In most blooming gardens and businesses “deadheading” is necessary to make sure that the blooms continue. In my gardens, I have a lot of Knockout Roses. The first blooms of the season are stupendous, a brilliant show of color. Then they fade and look me in the face tired, ready to go to seed, ending the cycle of their usefulness. Behind them on new growth shoots, new buds will turn in to blooms but there is no way that they have their day unless I deadhead the old. Deadheading never kills the plant, always promoting new growth and blooms.
The same is true in my business garden, unless I keep the stream of activities, people and ideas fresh, only the old will remain.
So how do you deadhead a business? In some ways it is very similar, you have to continuously promote new growth and blooming, having given due appreciation to the old but making sure that what is already tired and spent is not the face of your company. Those ready to go to seed must be planted separately if you want it them grow and eventually bloom.
- People – Almost everyone has new growth within them just waiting to be given a moment in the sunshine but if recognition, reward, leadership and motivation systems do not make sure these have a chance, you will not experience the excitement that new growth can bring. Those who are truly spent need an exit strategy that allows their seed to be planted and grow anew.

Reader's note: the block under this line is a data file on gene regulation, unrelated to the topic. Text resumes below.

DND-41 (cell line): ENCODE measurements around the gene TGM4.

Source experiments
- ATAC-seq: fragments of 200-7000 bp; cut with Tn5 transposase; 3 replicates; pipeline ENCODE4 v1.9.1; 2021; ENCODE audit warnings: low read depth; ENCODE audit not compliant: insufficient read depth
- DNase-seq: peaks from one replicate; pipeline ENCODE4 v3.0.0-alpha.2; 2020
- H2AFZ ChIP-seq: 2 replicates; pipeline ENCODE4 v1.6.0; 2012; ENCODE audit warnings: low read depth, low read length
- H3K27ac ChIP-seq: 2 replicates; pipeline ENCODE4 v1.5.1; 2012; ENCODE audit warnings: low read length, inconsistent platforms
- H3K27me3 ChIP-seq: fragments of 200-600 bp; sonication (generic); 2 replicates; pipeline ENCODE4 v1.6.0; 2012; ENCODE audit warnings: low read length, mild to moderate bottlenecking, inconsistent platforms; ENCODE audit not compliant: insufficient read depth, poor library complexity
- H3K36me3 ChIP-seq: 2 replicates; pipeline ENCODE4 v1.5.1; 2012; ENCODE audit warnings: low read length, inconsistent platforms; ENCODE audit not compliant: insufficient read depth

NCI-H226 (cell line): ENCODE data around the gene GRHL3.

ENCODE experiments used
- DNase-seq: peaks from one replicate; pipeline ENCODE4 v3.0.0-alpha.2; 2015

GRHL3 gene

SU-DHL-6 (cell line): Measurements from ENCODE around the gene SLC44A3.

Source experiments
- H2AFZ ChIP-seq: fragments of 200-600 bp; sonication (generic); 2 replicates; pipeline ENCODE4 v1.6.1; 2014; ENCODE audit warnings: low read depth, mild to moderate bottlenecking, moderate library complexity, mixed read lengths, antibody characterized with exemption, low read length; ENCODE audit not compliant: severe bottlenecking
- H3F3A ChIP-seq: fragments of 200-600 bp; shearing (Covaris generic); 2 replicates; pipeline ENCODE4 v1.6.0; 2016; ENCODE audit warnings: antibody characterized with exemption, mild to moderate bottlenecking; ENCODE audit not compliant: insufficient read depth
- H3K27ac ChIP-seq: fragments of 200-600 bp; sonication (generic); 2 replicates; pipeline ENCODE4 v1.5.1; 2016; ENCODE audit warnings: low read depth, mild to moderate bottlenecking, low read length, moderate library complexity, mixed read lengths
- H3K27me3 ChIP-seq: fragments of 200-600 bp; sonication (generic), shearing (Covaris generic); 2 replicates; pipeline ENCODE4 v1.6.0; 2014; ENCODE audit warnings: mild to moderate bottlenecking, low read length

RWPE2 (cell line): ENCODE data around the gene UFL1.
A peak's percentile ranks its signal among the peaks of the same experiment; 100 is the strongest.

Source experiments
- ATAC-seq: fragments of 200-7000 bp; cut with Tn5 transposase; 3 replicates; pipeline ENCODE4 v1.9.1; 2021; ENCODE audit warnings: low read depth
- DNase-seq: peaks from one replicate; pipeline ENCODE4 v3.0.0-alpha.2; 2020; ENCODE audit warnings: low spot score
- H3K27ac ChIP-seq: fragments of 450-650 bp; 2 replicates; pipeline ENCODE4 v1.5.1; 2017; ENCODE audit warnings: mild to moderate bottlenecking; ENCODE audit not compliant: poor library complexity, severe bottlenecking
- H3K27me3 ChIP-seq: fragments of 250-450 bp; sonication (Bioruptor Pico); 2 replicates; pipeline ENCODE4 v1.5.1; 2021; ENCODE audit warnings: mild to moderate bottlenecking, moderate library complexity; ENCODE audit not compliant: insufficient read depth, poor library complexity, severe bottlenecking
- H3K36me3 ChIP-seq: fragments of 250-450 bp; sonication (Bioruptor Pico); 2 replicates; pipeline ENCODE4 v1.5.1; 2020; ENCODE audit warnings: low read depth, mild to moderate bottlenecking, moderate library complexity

- Activities – Change things up. Yes there are some things that need to be done as a part of a process, but putting a new twist or emphasis can make the process new again. It may be a new person in the mix, a shortcut or even a celebration of things that are right but otherwise unnoticed.
- Ideas – Ideas are the blooms of business that inspire and are admired. It is also innovation through ideas put to work that take companies to the next level. New ideas are often the buds that are hidden behind the faded flowers. They are ready for the chance to bloom. If you do not deadhead the old, you never fully enjoy the show.
Deadheading is not a perfect art or science, but it is a necessity. It is rare, but, especially if I am hurried or tired, I sometimes accidently take new buds with the old flowers. It is also not without risk and challenge. It is rare that I emerge from a session of deadheading without some scrapes as I always encounter some stubborn thorns in the path. Regardless of which garden I am tending, flowers, my business or the business of a client, when the deadheading session is over there is a whole new look that is fresh, worthy of appreciation and most of all showing the next set of fresh buds ready to bloom.